Since 1997 she’s worked to conserve Crete’s cultural and natural heritage through her own version of a slow food movement, engaging more than 40 small business and individuals in “Crete’s Culinary Sanctuaries” to offer visitors a taste of traditional Cretan cuisine. Ingredients come from local organic farms, and chefs put a modern twist on the old cuisine so there’s always a tasty surprise.
Her programs have received sustainable development awards from the likes of National Geographic, and she’s booking tours for the summer. Visit artisan food producers, organic farmers, rural communities that have been inhabited for 4,000 years, and take botanical hikes in the land of the Minoans. Explore ancient sites, too.
And of course, eat well.
A friend and I went to scout it out for a winter romantic getaway, and even though we worried about hypothermia a few times, my guy will benefit from this reconnaissance.
If you go to Santa Fe in winter, you own it. Imagine being alone in the picturesque square, alone chatting up the salespeople, and able to drop into even the most popular restaurants on a whim. With the touristy crowds gone, we could enjoy a spontaneous day — and get the best of everything. Continue reading »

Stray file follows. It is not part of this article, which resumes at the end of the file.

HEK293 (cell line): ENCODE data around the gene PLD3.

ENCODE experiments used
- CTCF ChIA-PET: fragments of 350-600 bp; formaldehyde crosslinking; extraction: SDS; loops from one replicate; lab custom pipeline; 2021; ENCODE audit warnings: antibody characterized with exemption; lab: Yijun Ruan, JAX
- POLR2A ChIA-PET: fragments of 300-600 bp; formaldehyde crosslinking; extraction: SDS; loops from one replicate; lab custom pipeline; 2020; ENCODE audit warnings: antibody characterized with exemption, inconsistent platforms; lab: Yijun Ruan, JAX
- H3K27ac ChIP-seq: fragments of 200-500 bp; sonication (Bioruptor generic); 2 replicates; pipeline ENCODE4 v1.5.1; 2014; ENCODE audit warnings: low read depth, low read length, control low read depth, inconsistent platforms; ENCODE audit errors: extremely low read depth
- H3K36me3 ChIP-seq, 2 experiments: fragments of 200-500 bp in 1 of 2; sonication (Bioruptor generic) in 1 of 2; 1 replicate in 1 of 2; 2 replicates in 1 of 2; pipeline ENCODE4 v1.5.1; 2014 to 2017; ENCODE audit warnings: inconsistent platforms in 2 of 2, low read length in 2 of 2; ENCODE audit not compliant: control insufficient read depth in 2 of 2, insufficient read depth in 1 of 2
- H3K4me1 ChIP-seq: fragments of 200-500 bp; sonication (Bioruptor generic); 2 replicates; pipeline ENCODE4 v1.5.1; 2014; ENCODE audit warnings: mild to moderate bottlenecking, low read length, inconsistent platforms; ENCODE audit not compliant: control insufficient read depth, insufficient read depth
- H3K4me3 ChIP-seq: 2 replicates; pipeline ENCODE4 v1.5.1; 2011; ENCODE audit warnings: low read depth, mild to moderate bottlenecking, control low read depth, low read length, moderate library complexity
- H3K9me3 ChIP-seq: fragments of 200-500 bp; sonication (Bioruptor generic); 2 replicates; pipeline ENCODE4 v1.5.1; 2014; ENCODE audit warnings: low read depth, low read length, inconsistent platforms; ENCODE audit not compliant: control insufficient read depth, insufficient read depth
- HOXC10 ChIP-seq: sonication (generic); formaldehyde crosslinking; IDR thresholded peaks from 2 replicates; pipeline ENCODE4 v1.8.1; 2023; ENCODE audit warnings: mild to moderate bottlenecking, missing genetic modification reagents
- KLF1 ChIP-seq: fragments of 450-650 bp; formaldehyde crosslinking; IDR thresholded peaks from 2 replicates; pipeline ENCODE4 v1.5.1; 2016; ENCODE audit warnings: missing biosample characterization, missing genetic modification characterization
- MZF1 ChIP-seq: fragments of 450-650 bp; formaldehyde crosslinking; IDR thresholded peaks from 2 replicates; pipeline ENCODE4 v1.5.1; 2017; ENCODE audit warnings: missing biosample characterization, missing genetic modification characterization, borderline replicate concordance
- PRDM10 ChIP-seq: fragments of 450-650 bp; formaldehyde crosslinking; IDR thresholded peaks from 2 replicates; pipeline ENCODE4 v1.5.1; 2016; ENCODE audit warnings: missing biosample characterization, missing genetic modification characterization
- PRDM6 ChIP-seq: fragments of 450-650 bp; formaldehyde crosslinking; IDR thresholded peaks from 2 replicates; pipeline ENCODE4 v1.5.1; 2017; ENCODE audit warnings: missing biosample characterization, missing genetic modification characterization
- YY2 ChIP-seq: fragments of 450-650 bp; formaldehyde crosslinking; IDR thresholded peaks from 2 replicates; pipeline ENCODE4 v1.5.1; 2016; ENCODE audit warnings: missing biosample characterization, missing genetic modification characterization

It’s fashionable to grunt disapprovingly when people say Cancun. Fair enough. It is a jumble of development — and if you are looking for romantic isolation — this might not be your first choice. But I was providing some romance for my family: my daughter and her boyfriend and my step daughter and her husband and child. My son and I completed the party but we were without our significant others.
The Westin Lagunamar in Cancun was actually a wonderful answer to the “how do you combine romance and family” question. The Westin Villa formula on this site provides a good answer. The twenty-thirty-something contingent had studios with Jacuzzis — just about big enough for two (rather small) people — really good views of the pool, and beyond that, the ocean and beach. Critically, they also had kitchens — so everyone could have their leisurely morning alone time — and at night, we piled into my one bedroom that had a dining room that seated all seven of us. Continue reading »